An important feature of the Andhra movement was the early institutionalisation of theoretical study and practical training of peasant cadres. From 1933 NG Ranga had been running the Indian Peasants Institute in Guntur district. In late 1930s, summer schools for peasants activists were organised and these were addressed by communist leaders like PC Joshi and Ajoy Ghosh.
Malabar, Cochin, Travancore
In early 1930s Karshaka Sanghams (peasant unions) were formed in the villages of this region. The Sanghams used to take out jathas and peasants marches and organised peasant meetings which raised the demands of poor peasants, non-occupancy tenants and agricultural labourers who came mostly from scheduled castes. Exemption of tax for poor peasants, moratorium on debts and introduction of graded tax were the main demands. The Karshaka Sanghams tried to organise all categories of tenants, particularly the Tiyas, against the enhancement of rents, illegal exaction and tenancy renewal fees.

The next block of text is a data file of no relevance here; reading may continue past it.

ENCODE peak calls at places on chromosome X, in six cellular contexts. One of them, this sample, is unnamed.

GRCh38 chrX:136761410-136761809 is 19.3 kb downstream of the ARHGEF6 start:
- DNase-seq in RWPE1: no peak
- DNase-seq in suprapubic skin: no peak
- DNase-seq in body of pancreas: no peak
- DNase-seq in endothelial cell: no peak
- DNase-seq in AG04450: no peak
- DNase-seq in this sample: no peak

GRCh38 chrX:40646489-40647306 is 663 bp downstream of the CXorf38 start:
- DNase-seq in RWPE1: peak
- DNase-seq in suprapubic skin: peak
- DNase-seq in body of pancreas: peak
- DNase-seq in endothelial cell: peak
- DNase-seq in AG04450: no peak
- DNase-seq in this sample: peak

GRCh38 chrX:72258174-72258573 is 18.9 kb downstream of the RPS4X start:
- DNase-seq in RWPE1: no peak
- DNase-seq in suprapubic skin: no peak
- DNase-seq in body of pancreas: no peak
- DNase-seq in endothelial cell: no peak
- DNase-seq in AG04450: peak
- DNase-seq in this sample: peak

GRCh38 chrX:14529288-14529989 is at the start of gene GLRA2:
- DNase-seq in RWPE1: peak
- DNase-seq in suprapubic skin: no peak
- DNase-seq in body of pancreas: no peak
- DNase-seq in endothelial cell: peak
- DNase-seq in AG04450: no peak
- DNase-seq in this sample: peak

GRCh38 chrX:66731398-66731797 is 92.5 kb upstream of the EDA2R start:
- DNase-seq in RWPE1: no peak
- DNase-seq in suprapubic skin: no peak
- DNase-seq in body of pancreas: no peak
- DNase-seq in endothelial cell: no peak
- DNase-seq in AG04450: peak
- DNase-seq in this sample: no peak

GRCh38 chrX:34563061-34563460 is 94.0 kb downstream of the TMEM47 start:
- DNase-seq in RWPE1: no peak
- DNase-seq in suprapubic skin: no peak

Special mention must be made of the peasant movement of Malabar built up by CSP leaders and cadres, most of whom later became prominent communists (e.g., P Krishna Pillai, A K Gopalan, EMS Namboodiripad). Starting from 1934, the movement reached its peak in 1938 with a very widespread as well as intense campaign demanding abolition of feudal levies and thoroughgoing amendments to the Malabar Tenancy Act of 1929. The Congress ministry was then in power in the State, and many important concessions were snatched from it by means of persistent mass pressure in spite of stiff rightist resistance. The CPI as such did not have any guiding role in the movement, but certainly the experience its future leaders gathered in Malabar would prove invaluable in the years to come.